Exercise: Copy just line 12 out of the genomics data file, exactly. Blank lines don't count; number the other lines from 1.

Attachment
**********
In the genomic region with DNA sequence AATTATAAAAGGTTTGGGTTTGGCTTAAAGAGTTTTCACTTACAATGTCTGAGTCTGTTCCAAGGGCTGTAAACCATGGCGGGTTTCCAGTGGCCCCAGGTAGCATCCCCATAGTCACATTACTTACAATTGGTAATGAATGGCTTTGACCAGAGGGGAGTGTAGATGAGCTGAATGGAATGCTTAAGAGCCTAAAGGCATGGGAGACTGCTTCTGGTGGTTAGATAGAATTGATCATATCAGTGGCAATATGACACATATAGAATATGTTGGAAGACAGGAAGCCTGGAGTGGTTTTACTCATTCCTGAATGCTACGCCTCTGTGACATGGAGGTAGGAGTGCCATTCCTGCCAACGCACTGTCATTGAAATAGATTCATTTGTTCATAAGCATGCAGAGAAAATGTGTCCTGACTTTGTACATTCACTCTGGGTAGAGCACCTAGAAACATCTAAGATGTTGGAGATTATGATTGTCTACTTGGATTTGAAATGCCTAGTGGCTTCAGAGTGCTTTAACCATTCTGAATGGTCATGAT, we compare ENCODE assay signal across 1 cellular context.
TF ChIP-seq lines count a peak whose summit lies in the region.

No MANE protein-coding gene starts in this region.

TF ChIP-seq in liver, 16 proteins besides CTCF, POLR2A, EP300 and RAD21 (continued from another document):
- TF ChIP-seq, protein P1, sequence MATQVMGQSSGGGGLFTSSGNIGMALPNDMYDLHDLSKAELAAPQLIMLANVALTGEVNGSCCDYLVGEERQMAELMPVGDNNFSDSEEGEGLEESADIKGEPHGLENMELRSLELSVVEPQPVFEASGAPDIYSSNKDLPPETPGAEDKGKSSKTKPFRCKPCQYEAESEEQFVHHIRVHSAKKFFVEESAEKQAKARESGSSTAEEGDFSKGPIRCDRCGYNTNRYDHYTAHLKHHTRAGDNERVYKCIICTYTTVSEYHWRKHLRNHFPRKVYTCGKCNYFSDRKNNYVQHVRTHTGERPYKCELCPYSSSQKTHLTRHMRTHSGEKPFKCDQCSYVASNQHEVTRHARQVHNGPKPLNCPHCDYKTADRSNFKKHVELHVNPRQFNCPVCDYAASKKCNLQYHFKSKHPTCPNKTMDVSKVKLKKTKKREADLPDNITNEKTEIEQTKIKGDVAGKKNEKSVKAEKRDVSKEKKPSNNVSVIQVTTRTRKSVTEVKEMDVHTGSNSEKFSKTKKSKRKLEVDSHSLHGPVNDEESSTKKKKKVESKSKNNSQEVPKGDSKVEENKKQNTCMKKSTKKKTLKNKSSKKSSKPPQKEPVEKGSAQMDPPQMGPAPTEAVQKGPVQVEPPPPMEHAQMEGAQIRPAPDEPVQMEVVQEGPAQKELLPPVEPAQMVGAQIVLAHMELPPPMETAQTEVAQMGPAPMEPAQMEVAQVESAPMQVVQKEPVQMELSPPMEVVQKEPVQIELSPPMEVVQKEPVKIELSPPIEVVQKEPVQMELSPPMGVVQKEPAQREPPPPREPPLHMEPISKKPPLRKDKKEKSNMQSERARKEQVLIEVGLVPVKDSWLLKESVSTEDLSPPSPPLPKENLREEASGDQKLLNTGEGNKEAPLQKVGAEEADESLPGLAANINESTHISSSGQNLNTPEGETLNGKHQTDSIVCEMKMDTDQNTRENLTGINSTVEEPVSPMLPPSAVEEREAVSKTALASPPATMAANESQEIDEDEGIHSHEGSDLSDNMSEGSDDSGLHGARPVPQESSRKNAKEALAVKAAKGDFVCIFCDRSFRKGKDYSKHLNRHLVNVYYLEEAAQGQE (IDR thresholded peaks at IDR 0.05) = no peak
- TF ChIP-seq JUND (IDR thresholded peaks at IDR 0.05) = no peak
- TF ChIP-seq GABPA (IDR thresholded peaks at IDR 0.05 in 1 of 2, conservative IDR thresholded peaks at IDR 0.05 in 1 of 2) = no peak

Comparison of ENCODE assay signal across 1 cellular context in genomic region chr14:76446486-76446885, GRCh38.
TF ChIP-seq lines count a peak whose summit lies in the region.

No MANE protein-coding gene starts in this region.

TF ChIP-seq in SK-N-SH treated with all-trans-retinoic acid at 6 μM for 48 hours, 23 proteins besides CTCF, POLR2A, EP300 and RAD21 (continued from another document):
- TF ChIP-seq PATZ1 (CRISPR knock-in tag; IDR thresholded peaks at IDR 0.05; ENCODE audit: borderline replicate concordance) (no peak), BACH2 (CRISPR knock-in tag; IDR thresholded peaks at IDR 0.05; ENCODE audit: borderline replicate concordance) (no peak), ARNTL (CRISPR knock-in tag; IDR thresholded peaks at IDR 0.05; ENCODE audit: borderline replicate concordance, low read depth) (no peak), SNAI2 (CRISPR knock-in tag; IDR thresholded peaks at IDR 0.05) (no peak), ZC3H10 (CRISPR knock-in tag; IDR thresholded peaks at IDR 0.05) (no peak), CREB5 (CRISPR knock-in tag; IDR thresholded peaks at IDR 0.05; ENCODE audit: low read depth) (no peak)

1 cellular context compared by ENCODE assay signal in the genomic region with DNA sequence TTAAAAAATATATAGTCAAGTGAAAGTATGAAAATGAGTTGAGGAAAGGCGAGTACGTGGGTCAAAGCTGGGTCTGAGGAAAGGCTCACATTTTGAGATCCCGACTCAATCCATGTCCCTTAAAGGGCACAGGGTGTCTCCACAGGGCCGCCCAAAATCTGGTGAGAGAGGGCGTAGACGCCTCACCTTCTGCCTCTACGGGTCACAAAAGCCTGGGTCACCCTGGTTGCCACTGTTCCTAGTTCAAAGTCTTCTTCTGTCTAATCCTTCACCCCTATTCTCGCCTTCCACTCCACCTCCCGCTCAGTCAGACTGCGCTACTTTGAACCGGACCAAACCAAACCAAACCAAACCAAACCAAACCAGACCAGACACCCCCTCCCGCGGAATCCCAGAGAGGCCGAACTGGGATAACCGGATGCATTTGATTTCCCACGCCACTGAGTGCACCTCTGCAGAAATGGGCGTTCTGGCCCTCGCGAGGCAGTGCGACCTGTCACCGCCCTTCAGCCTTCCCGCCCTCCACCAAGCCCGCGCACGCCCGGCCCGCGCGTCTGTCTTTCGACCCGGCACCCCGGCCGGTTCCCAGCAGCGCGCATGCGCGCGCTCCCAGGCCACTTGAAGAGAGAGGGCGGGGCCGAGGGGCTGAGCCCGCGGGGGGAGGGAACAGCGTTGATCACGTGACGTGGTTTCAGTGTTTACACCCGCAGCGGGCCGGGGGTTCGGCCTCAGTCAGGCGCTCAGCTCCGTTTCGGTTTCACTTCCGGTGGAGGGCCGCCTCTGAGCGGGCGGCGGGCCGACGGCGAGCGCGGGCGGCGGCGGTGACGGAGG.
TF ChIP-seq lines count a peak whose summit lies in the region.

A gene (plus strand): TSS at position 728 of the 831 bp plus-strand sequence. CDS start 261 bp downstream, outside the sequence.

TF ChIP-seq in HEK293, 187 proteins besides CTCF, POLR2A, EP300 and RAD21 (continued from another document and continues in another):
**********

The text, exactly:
- TF ChIP-seq PATZ1 (CRISPR knock-in tag; IDR thresholded peaks at IDR 0.05; ENCODE audit: borderline replicate concordance) (no peak), BACH2 (CRISPR knock-in tag; IDR thresholded peaks at IDR 0.05; ENCODE audit: borderline replicate concordance) (no peak), ARNTL (CRISPR knock-in tag; IDR thresholded peaks at IDR 0.05; ENCODE audit: borderline replicate concordance, low read depth) (no peak), SNAI2 (CRISPR knock-in tag; IDR thresholded peaks at IDR 0.05) (no peak), ZC3H10 (CRISPR knock-in tag; IDR thresholded peaks at IDR 0.05) (no peak), CREB5 (CRISPR knock-in tag; IDR thresholded peaks at IDR 0.05; ENCODE audit: low read depth) (no peak)